All discussions of the Forties in America, whether in books or conversations, tend to separate into two parts: "during the war" and "after the war." It is a decade that seems to split neatly down the middle, divided by the atomic blast at Hiroshima on August 6, 1945, which, for good or ill, ushered the United States into the nuclear age. American teens shared in the wartime patriotism and seriousness, and then in the postwar euphoria and economic boom, just as they shared family and community life with adults. Whereas Willam Graebner, in his study of the decade, called it the Age of Doubt, finding Americans tortured by uncertainty about the future, teens seemed to enjoy life with increasing confidence in themselves, especially during the postwar period. After 1944 the culture of the teenager, just like the term teenager, moved rapidly into the public spotlight, as if during the war it had only been waiting impatiently to become a star.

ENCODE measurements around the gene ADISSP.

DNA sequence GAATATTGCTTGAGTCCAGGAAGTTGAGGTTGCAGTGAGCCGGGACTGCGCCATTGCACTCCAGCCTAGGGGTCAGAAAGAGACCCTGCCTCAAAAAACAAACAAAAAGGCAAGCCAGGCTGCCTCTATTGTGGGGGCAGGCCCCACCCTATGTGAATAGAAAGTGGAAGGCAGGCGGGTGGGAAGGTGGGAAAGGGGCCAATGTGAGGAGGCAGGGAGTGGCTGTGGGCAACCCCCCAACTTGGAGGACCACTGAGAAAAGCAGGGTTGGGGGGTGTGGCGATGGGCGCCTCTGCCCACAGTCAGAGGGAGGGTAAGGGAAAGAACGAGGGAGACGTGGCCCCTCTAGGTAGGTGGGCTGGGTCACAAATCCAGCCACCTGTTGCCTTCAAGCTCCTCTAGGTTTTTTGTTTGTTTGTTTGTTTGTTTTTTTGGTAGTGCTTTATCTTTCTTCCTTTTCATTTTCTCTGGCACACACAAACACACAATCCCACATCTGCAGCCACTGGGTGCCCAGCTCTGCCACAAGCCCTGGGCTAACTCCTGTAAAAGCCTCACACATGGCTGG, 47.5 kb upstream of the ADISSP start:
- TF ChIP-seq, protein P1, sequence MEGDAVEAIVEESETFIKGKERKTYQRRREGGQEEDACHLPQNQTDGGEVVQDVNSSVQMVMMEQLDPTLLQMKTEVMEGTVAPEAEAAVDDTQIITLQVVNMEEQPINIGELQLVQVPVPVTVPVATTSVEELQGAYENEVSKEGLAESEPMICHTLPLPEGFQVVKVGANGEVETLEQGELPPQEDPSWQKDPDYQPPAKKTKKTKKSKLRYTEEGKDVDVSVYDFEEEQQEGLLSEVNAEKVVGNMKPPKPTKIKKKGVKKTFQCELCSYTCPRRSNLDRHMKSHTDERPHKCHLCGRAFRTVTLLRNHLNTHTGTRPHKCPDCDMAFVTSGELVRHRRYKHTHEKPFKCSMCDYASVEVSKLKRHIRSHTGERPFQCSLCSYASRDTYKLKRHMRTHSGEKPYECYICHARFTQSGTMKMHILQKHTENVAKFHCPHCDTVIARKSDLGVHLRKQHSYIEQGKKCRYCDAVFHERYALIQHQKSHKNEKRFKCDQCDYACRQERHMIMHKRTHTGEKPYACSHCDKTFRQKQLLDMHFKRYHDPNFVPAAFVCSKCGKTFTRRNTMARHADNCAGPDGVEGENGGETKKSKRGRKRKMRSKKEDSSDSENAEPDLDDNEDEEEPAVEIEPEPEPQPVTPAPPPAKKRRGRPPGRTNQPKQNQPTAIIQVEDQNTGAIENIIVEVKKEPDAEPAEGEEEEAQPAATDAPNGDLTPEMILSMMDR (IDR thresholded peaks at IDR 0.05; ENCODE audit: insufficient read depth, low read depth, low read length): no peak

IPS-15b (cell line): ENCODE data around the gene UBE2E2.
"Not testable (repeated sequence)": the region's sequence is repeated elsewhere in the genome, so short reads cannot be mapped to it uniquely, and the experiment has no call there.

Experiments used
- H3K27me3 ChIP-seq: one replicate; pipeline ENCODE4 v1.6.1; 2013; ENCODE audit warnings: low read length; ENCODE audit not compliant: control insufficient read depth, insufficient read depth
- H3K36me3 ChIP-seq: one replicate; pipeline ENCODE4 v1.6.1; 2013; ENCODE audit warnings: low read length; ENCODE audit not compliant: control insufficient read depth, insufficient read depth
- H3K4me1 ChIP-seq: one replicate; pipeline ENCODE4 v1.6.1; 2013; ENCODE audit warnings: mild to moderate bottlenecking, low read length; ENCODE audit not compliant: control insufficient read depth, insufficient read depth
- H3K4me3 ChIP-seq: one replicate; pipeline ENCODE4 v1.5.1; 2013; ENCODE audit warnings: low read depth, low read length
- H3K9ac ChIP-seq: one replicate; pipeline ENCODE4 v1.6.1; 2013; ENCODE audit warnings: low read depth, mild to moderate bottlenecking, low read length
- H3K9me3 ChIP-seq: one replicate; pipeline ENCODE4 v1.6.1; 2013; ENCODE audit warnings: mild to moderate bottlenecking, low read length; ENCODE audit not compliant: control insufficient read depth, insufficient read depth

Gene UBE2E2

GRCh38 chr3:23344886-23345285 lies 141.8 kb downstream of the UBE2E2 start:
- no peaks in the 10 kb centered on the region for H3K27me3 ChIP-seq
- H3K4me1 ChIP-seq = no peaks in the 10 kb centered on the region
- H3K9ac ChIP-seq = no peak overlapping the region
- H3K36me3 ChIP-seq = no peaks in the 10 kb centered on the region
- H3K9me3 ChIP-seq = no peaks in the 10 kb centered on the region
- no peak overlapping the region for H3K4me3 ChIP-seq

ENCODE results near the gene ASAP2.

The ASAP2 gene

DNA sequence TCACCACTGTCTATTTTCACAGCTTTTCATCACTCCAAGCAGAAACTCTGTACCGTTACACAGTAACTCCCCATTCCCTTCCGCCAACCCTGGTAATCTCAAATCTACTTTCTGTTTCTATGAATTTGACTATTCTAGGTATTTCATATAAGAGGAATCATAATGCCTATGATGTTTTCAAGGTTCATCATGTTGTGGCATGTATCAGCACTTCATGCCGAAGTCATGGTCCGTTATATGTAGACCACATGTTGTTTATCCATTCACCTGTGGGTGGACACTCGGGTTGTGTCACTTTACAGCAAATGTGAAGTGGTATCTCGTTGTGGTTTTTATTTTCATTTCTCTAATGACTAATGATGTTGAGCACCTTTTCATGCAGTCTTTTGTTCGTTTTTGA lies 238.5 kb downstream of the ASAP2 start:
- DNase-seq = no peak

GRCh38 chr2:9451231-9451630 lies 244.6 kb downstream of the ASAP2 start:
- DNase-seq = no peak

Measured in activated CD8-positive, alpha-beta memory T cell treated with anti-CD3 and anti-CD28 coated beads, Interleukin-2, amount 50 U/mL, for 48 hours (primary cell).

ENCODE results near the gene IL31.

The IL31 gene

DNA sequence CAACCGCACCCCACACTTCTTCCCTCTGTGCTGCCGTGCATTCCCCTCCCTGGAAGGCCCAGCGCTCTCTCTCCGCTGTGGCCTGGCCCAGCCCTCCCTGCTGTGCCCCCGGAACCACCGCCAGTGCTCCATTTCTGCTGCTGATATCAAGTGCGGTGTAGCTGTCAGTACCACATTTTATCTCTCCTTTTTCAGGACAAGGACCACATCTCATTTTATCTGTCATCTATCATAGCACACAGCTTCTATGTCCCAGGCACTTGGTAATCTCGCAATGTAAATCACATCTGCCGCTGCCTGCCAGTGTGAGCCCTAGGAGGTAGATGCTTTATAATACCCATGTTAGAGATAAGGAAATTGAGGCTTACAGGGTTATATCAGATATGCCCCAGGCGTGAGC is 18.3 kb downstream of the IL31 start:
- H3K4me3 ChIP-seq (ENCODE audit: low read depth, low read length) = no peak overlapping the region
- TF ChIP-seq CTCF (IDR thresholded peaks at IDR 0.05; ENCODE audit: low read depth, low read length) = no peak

By 1940 Norway, Finland, Denmark, Belgium, the Netherlands, and France had all been seized by Germany or the Soviets. Only Britain held out, but as news reached Americans about the daily bombing raids on England, the antiwar sentiment in the States began to shift. Japan also threatened America's power in the Pacific, and when Japan bombed Pearl Harbor on December 7, 1941, America declared war on Japan. Germany, Italy, and Japan then declared war on the United States. By March 1942, Japanese people living in the United States were being "interned"--taken from their